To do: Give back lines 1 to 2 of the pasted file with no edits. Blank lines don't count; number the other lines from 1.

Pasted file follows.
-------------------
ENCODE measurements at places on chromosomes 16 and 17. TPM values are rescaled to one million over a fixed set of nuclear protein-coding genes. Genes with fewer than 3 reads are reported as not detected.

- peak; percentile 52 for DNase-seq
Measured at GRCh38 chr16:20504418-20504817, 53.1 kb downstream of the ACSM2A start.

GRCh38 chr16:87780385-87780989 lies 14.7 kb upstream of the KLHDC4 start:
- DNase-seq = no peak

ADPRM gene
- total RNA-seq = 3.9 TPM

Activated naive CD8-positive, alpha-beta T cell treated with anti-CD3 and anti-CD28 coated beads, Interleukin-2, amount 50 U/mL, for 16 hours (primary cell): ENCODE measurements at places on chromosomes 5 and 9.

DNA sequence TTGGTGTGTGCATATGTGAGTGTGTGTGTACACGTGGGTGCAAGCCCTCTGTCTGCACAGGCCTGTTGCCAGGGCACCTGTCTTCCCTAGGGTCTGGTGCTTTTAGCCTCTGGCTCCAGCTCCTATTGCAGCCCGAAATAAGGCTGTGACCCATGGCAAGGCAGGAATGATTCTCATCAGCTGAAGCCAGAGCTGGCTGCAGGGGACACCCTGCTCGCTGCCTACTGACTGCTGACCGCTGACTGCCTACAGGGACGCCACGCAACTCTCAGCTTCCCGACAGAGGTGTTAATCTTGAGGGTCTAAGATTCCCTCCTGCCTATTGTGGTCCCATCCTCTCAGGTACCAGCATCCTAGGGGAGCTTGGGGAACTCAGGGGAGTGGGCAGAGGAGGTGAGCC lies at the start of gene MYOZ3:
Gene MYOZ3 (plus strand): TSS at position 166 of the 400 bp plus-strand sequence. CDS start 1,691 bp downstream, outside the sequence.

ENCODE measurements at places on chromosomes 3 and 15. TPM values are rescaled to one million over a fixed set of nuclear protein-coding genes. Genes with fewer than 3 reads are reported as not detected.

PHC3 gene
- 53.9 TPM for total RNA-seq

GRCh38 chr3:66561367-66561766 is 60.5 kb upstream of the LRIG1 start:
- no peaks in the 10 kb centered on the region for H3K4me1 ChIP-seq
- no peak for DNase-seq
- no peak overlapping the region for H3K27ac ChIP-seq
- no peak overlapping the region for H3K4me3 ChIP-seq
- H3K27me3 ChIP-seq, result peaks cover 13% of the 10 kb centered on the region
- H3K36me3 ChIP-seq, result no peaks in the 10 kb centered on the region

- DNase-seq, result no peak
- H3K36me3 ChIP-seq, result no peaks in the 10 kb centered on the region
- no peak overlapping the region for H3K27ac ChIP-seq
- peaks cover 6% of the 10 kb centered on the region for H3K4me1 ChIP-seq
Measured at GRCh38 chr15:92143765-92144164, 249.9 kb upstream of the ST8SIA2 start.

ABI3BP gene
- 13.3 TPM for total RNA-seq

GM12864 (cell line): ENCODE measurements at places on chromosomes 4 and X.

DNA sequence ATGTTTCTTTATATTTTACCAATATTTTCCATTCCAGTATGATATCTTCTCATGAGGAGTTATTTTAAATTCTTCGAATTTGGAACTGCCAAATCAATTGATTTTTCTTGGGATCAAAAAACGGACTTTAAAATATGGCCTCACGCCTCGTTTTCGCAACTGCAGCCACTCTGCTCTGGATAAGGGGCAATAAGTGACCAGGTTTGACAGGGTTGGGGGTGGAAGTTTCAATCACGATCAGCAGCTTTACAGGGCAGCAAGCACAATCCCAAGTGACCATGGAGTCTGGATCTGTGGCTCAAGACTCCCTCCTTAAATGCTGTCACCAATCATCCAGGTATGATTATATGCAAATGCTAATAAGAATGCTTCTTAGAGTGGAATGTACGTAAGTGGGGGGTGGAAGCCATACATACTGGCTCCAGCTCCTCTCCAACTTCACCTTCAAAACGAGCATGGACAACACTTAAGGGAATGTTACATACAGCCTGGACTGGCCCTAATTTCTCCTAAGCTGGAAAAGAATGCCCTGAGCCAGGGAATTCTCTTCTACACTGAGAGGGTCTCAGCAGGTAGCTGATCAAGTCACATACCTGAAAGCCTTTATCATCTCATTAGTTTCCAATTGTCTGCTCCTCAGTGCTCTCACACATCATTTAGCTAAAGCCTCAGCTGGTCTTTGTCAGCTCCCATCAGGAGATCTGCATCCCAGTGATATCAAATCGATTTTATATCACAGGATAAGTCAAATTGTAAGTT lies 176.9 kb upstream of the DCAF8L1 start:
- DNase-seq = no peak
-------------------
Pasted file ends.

ENCODE measurements at places on chromosomes 16 and 17. TPM values are rescaled to one million over a fixed set of nuclear protein-coding genes. Genes with fewer than 3 reads are reported as not detected.

- peak; percentile 52 for DNase-seq